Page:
Severe Sepsis

Severe Sepsis

WARNING: this post pre-dates SEPSIS 3.0 & may refer to older definitions

A 79-year-old man from a nursing home found unresponsive by staff this morning. Off his food yesterday.
— PMH: Diabetes mellitus, CVA, Benign Prostatic Hypertrophy, Dementia
 

Physiology

A – Clear & self-maintaining

B – Rate 25, SpO2 94% in room air

C – Pulse 120, BP 91/65

D – E4 V4 M5, pupils equal

E – Temp 38.9°C

Clinical Findings

  • Dehydration ++

  • Chest clear

  • Abdomen soft

 

Why We Simulated

Sepsis is a condition we see very commonly within the ED and this is an illness in which timely management in our department can make a significant difference to the patients outcome.

We know that sepsis is often poorly recognised and treated. For the most unwell patients every 1 hour delay in the administration of antibiotics results in an 8% increase in mortality.

 
 

References:

 

Learning Points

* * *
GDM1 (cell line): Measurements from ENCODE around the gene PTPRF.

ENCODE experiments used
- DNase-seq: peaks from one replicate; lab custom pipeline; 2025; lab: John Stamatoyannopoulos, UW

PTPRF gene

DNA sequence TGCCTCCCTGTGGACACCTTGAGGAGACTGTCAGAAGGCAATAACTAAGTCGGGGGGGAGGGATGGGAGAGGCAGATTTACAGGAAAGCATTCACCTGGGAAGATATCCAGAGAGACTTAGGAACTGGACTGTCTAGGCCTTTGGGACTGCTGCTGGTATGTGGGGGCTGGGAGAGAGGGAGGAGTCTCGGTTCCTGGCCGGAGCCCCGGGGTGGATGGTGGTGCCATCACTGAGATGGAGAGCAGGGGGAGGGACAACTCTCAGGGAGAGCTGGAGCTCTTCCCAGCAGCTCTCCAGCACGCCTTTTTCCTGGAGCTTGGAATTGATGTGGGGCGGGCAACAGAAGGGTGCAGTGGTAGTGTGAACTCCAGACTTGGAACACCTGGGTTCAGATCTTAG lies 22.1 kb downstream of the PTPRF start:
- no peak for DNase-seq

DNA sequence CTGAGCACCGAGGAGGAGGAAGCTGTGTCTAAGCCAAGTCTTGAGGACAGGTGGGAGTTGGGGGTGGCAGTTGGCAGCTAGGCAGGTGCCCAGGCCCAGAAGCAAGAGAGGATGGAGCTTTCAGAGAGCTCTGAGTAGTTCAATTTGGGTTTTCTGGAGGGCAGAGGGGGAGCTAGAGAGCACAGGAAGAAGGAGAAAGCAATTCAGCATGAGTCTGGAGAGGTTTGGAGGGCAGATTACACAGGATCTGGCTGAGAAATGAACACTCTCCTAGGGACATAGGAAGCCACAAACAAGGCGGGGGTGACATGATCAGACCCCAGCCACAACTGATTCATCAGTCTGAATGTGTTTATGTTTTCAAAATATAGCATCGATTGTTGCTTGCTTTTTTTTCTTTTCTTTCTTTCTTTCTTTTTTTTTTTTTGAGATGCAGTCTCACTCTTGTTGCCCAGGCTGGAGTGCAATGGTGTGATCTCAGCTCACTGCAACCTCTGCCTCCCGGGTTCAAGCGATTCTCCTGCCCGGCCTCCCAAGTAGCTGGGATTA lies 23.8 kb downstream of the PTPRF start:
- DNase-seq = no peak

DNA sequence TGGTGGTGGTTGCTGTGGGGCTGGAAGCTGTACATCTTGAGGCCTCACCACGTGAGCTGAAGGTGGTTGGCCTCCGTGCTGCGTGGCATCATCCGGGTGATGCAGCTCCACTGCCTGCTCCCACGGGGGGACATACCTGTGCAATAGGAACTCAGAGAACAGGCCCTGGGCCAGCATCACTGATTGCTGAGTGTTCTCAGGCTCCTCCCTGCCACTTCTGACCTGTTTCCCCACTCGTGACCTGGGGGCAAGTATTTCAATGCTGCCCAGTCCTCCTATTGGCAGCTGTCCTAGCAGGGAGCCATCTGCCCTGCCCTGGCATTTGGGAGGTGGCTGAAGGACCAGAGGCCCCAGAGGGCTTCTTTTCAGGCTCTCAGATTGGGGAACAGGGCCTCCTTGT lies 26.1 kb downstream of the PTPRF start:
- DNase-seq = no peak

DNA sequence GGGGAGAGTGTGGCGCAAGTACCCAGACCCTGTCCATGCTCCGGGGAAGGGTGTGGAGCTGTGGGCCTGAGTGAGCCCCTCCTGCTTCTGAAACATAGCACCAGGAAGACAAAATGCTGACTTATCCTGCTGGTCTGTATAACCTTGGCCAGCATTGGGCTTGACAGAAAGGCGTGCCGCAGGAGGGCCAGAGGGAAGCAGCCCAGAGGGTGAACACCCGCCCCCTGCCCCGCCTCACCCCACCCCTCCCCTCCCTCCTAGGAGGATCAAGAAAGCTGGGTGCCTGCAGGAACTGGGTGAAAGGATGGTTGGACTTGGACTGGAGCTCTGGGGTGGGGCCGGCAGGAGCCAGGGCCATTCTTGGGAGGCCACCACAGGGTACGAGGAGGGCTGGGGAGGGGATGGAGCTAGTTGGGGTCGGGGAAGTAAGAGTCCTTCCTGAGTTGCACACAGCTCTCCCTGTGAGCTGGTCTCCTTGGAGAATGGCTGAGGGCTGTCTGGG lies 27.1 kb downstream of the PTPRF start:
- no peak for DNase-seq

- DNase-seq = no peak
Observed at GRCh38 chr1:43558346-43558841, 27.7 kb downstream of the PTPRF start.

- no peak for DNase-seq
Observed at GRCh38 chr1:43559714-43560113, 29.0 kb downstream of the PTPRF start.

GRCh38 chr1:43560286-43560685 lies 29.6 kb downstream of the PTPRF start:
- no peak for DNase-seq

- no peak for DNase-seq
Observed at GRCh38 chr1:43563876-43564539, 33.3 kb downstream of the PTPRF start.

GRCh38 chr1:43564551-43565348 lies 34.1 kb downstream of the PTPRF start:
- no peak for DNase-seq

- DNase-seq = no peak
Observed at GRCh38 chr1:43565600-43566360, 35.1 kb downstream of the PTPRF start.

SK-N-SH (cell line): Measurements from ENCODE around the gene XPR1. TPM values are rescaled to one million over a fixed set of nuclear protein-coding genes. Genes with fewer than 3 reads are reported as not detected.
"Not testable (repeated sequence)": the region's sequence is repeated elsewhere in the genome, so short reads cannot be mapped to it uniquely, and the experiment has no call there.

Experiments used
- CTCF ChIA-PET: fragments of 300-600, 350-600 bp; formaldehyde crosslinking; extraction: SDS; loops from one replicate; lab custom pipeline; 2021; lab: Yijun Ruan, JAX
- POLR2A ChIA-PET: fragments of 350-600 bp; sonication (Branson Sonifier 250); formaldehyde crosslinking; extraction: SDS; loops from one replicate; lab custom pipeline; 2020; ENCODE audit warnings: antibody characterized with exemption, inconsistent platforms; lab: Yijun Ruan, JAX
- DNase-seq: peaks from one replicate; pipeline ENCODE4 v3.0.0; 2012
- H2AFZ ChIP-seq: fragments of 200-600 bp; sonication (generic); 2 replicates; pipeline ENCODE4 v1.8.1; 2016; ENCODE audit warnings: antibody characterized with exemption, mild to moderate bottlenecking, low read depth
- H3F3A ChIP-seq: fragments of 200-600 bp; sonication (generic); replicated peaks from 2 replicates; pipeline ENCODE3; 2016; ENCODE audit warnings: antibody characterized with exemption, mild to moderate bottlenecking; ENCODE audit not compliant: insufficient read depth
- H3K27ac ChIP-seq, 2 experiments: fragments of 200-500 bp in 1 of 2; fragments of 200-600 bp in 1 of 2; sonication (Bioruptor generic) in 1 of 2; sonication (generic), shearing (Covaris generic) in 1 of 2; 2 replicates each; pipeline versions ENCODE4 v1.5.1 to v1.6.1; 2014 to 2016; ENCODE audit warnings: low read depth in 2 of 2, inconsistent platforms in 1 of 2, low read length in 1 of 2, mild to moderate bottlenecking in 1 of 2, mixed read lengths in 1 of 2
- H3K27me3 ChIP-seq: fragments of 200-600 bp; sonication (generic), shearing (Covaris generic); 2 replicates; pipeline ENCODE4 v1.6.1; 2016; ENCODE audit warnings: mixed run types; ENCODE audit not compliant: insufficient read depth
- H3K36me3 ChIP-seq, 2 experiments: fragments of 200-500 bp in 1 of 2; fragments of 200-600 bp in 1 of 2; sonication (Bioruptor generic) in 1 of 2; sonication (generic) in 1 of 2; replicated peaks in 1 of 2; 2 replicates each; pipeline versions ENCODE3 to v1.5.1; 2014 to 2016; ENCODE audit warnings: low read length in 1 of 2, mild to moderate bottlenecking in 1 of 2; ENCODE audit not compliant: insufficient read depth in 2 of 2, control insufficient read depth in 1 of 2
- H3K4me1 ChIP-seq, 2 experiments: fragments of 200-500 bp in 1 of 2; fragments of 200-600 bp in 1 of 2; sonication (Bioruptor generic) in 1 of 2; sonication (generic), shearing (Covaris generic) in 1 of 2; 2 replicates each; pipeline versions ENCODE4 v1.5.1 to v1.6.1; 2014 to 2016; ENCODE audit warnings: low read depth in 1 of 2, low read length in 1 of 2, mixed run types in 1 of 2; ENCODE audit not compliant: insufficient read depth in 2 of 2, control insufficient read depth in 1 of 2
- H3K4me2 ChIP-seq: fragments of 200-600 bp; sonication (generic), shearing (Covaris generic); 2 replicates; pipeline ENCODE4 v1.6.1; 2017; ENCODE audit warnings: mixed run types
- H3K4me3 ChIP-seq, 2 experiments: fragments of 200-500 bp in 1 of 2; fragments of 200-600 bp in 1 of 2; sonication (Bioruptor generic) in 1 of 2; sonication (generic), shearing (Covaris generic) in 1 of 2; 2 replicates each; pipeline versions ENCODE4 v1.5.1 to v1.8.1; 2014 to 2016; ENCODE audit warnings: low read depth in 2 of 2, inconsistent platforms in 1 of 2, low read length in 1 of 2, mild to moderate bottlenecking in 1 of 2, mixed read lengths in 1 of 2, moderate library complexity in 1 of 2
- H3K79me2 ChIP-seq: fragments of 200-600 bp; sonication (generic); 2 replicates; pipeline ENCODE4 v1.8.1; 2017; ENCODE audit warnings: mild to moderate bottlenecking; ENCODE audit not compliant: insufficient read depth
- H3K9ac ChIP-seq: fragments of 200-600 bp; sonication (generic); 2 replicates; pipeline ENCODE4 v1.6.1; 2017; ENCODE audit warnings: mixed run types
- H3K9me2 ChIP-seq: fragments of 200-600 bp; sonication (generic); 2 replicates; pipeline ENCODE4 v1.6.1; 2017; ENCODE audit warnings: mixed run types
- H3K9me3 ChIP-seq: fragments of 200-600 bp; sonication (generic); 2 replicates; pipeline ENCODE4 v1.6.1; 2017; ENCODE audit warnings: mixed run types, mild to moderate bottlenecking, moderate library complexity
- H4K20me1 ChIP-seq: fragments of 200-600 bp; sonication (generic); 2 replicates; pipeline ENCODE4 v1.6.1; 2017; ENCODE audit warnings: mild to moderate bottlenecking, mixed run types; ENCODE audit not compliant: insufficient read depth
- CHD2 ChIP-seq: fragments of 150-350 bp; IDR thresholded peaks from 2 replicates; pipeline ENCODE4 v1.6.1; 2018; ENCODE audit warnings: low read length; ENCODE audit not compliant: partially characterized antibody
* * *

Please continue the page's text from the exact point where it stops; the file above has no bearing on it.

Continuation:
1. Using our Sepsis pro forma can help aid timely management and decision making for patients.

  2. Reassessing regularly helps ensure situational awareness and allows an opportunity to check nothing has been missed.

  3. Try to ensure that you speak directly to a particular person rather than asking “somebody” to do it and “close the loop” on all communication. These strategies can help avoid situations where everybody thinks someone else has done a particular task, which can delay treatment for patients.

Positive Feedback

  • Suspicion of sepsis identified and management plan communicated pre-arrival.

  • Early fluid administration.

  • Recognition that patient not improving and senior help sought.

 
Edit & Peer Review by Jamie Sillett
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